The food industry has been criticised for being secretive about its use of nanotechnology by the UK's House of Lords Science and Technology Committee.

Lord Krebs, chairman of the inquiry, said the industry "wants to keep a low profile" to avoid controversy.

While there were no clear dangers, he said, there were "gaps in knowledge".

In its report Nanotechnologies and Food, the committee suggests a public register of foods or packaging that make use of nanotechnology.

Nanotechnology is the use of very small particles - measured in the billionths of a metre. At these sizes, particles have novel properties and there is active investigation into how those properties arise.

While nanotechnology is already widely employed - in applications ranging from odour-free socks to novel cancer therapeutic methods - they have long been regarded as a subject requiring further study to ensure their safety.

In the food sector, nanotechnology can be employed to enhance flavour and even to make processed foods healthier by reducing the amount of fat and salt needed in production.

Open standards

Peers said in the report that they found it "regrettable that the food industry was refusing to talk about its work in the area".

We are not clear what is out there in use at the moment

They added that it was exactly this behaviour that could prompt public backlash against the use of a technology that could bring many benefits to the public.

Lord Krebs said that the industry was "very reluctant to put its head above the parapet and be open about research on nanotechnology".

"They got their fingers burnt over the use of GM crops and so they want to keep a low profile on this issue. We believe that they should adopt exactly the opposite approach. If you want to build confidence you should be open rather than secretive."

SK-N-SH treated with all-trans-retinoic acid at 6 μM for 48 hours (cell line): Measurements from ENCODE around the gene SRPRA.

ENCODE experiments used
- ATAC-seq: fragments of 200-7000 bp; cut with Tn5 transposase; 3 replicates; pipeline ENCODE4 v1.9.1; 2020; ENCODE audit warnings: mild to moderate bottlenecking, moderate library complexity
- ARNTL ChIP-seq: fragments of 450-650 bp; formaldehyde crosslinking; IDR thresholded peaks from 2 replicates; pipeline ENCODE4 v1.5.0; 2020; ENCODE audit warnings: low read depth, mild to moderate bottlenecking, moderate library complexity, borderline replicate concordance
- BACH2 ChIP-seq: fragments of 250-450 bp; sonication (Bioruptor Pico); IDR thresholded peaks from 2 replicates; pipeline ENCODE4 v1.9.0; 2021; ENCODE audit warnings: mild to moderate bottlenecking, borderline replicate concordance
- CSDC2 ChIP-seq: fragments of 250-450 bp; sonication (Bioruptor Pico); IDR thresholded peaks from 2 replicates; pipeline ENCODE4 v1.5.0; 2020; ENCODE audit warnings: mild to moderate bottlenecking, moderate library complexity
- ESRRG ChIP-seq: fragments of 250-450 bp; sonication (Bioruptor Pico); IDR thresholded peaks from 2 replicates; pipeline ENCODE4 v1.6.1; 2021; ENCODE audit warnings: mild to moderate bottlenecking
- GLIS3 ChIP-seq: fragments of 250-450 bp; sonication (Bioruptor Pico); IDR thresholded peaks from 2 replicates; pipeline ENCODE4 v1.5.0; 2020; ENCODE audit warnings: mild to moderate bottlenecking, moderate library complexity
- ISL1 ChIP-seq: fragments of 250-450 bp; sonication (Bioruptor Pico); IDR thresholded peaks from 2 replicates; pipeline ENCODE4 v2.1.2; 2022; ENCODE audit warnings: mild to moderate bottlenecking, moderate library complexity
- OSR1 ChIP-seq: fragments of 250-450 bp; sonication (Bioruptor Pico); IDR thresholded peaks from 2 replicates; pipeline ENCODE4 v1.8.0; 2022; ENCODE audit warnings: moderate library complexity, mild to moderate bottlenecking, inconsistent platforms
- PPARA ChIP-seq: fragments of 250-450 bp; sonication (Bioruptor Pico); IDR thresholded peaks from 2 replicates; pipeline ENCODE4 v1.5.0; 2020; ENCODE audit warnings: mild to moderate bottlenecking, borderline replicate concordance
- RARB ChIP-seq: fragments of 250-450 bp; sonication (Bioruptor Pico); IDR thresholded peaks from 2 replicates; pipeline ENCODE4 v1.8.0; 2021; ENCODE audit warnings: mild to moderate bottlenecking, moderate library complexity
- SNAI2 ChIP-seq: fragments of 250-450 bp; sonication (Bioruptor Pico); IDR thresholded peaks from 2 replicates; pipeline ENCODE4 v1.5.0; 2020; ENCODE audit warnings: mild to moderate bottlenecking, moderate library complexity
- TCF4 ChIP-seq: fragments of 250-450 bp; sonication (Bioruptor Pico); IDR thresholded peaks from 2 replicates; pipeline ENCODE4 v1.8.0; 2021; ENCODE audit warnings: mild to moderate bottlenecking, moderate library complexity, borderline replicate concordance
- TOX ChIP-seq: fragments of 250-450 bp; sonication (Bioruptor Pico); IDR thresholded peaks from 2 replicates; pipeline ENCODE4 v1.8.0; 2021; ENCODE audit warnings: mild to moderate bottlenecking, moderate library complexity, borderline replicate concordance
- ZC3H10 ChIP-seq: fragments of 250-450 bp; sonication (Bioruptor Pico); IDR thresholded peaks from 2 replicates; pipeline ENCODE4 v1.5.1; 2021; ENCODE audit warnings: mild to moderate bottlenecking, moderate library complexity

As part of this process, the committee recommends that the Food Standards Agency should have a publicly available register listing food and packaging that use nano-materials.

Julian Hunt, director of communications for the Food and Drink Federation, said he was "surprised" by the criticism.

"Understandably, there are many questions and unknowns about the potential future uses of nanotechnologies in our sector, and there is much work still to be done, by scientists, governments and regulators, as well as the food and drink industry," Mr Hunt said.

Safety concerns have also been raised about nanomaterials in cosmetics

"We support the report's recommendation for the formation of an open discussion group to bring more transparency that we know is important to consumers, and indeed we are already engaged in such initiatives, both at UK and EU level."

The Project on Emerging Nanotechnologies, run by the Washington-based Woodrow Wilson International Center for Scholars, has found that there are currently 84 foods or food-related products that use nanotechnology.

The Food and Drink Federation says that none are currently manufactured in the UK.

'No clear danger'

However, Lord Krebs says he and his colleagues are concerned that because of industry secrecy, it is hard to really know the true extent of the use of nanotechnology in food.

"We are not clear what is out there in use at the moment," he said.

The report says that there is likely to be an "explosive growth" in the use of the technology.

Currently the market is valued at $410m (£260m), but the report estimates it will increase more than ten-fold in the next two years.

The report also says insufficient research has been carried out into the safety of the use of nanotechnology in foods. It urges the government to commission more research on the behaviour of nanomaterials, particularly in the gut.

"There is currently no clear and present danger from nanotechnology," according to Lord Krebs.

"But there are significant gaps in our knowledge for regulators to adequately assess the risk of nanomaterials in food."